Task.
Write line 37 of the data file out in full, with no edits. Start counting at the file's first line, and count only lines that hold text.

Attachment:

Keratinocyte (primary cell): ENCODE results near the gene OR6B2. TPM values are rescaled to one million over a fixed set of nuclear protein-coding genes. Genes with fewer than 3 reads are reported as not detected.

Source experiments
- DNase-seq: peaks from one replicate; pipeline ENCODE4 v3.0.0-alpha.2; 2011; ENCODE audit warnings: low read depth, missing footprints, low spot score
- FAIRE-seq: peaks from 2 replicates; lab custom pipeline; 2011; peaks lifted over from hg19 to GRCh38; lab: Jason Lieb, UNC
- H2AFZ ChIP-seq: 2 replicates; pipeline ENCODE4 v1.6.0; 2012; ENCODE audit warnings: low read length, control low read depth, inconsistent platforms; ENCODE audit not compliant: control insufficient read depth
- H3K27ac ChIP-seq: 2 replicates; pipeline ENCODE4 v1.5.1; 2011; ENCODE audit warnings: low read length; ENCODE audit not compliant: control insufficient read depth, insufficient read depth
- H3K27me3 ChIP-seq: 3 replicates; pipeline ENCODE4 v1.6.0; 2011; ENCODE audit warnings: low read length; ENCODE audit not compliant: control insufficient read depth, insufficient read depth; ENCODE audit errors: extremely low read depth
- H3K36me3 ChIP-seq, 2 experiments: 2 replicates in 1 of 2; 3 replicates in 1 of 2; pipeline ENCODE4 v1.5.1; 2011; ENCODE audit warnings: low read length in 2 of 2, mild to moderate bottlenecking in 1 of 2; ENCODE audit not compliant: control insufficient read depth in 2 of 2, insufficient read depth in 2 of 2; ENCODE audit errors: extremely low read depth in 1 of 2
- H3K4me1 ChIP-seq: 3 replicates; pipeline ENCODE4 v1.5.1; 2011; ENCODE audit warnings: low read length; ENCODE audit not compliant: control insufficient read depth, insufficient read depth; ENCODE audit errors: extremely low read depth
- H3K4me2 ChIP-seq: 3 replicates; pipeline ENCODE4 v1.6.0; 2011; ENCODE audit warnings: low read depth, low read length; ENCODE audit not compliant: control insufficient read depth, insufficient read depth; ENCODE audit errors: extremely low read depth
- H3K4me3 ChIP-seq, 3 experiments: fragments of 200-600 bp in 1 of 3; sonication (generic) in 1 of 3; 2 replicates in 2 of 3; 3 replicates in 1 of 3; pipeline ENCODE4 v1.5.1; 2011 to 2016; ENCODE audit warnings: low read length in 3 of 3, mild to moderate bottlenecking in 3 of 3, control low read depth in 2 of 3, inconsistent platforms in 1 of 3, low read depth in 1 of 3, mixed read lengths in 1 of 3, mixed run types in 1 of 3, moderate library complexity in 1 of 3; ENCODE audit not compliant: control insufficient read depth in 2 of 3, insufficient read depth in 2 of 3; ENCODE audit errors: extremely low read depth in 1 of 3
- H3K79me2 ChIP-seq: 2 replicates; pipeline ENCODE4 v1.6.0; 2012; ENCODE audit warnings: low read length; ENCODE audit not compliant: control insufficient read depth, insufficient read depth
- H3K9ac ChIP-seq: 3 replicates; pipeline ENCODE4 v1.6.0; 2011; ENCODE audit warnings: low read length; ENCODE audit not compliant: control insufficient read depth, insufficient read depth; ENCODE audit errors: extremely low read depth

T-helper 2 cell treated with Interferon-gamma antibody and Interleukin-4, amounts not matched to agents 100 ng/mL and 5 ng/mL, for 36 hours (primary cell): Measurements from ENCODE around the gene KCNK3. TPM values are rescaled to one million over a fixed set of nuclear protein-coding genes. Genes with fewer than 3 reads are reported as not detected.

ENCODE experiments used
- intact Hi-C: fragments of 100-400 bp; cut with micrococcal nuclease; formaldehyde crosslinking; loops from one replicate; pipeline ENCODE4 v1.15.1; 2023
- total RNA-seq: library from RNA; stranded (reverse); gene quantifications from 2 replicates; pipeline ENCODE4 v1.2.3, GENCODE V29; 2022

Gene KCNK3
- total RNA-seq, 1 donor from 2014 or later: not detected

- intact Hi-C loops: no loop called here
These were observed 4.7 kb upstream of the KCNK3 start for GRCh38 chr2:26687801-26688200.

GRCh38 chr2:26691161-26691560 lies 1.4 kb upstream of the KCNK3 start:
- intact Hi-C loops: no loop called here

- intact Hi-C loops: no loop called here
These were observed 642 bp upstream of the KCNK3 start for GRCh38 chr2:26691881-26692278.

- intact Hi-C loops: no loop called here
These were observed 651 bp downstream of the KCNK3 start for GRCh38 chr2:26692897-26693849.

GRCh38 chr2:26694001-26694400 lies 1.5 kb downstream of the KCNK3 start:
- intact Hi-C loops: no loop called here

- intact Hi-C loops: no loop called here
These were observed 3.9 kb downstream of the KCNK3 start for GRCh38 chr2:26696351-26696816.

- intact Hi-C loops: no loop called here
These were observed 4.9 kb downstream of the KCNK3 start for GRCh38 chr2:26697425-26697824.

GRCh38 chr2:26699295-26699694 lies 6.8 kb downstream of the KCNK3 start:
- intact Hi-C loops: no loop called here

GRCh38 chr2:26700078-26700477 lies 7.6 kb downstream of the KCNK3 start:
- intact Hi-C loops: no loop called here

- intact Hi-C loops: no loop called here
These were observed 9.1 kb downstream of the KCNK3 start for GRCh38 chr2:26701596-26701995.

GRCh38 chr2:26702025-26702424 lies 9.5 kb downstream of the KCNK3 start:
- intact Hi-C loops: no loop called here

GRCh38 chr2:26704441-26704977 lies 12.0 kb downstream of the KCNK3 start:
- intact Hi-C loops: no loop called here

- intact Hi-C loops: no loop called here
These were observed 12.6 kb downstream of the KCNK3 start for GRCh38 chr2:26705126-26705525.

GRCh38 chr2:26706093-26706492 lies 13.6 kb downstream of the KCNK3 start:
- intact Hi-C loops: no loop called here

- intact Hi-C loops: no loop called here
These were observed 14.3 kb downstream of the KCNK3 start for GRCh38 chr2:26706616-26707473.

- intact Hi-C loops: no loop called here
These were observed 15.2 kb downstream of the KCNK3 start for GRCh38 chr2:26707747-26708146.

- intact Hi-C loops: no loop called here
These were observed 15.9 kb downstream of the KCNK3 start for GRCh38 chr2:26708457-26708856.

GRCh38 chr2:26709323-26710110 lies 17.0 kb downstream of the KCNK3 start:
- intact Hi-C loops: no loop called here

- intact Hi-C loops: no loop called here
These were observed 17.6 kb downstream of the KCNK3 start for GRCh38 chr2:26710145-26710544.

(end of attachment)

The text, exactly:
- intact Hi-C loops: no loop called here